• Take one-on-ones seriously. Don’t just make this a box ticking exercise, or even worse, skip the regular calendar check-in entirely. This is your chance to build deep relationships, gain trust and truly understand what motivates your employees.
  • Once you have a real understanding of what your employee wants to achieve over the next 2 years (a pay rise, promotions, new skills, etc.), create clear steps on how they can achieve this, along with realistic KPIs and milestones to monitor their progress.
  • When they do reach their KPIs, reward them proactively. A top performer should never have to “ask” to be rewarded — if they end up having to consistently, you will end up losing them.

Some guidelines for employees

The job market may be better than ever, but remember, the grass isn’t always greener on the other side.

26% of workers who left their job realised they made a mistake — it’s not always worth the gamble and the pressure that comes with changing jobs isn’t exactly a walk in the park.

Instead, tackle the problem head on — have frank, polite, open, honest discussions with your manager. Most managers are there to help, just ask them for it.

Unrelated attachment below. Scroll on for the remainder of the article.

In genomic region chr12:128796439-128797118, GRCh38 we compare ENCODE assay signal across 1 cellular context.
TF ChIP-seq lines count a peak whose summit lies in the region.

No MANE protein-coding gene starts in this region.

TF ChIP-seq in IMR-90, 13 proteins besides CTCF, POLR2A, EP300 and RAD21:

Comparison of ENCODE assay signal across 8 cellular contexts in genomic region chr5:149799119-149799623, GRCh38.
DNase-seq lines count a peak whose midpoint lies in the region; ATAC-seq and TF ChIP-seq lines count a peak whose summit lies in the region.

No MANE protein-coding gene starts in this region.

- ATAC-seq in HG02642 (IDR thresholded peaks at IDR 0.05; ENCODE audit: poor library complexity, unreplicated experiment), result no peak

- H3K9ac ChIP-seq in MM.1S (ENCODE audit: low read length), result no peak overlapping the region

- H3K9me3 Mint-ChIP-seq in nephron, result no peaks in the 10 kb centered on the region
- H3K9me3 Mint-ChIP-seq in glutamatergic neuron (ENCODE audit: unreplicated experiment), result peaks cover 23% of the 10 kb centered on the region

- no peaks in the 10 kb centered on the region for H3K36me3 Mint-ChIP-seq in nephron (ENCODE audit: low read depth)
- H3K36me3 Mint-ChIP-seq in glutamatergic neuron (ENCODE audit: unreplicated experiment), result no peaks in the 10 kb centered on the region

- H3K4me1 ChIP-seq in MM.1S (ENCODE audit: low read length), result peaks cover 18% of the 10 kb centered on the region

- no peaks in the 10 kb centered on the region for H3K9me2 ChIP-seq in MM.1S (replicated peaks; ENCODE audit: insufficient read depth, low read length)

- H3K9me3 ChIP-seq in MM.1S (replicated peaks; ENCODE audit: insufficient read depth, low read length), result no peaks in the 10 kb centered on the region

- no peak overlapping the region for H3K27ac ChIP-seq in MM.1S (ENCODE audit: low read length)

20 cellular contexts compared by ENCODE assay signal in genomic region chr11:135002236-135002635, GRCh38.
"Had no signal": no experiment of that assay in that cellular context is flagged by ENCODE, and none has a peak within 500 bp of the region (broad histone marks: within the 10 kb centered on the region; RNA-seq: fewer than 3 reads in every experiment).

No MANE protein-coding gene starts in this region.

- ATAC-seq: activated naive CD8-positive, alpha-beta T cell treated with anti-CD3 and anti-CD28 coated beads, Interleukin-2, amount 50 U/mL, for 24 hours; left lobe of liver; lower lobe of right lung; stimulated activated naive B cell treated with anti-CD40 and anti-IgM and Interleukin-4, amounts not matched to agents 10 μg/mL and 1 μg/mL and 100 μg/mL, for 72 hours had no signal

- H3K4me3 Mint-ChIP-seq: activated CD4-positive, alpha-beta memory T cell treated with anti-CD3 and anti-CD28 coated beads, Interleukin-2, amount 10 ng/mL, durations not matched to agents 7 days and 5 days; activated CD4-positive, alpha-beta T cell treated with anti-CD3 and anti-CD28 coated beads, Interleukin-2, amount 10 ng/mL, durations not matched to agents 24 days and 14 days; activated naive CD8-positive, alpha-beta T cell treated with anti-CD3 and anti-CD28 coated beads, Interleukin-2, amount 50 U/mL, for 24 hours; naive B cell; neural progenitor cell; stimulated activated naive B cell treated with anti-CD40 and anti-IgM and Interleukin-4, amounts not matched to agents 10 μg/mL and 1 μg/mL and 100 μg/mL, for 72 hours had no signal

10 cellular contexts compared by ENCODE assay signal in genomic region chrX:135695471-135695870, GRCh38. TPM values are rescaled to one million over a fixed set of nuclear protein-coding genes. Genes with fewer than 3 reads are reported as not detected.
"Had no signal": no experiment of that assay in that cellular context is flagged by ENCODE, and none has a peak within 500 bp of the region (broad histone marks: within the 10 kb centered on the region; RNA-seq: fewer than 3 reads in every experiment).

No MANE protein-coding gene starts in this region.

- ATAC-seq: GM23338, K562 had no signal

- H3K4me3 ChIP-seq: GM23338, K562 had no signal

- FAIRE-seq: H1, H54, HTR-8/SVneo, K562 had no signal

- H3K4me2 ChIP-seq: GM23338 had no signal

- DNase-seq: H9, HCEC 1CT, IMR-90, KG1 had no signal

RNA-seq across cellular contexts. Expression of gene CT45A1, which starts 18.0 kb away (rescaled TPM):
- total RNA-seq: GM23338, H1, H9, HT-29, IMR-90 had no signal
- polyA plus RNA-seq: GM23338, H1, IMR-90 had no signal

Be empathetic, smash your KPIs and act according to the role you want to have. Have the numbers to back up requests for pay rises. You’ll be more likely to get what you want, without the need for any quiet quitting along the way.

What’s next for workplace culture?

Well, it’s time for you employers to pull up your socks and get cracking.

You either spend millions replacing top performers, or spend a fraction of that cost to retain your employees — and put quiet quitting to bed for good.

Let’s break out of hustle culture, be vulnerable and be genuine. Let’s care for each other’s success and do what good humans do — going above and beyond to help each other out. Whether the Great Resignation, quiet quitting or fighting burnout — it all comes back to the human touch and showing true care for your employees. Ignoring it won’t help your business grow, but being proactive and creating a highly engaged workforce will. Once you do this, your business will benefit tremendously, you’ll get incredibly invested employees, and you’ll finally be able to put quiet quitting (or whatever its next evolution is) to bed, for good.

Wasif Kasim, founder of Wasif Kasim Consulting | former CEO (APAC) Online Marketing Gurus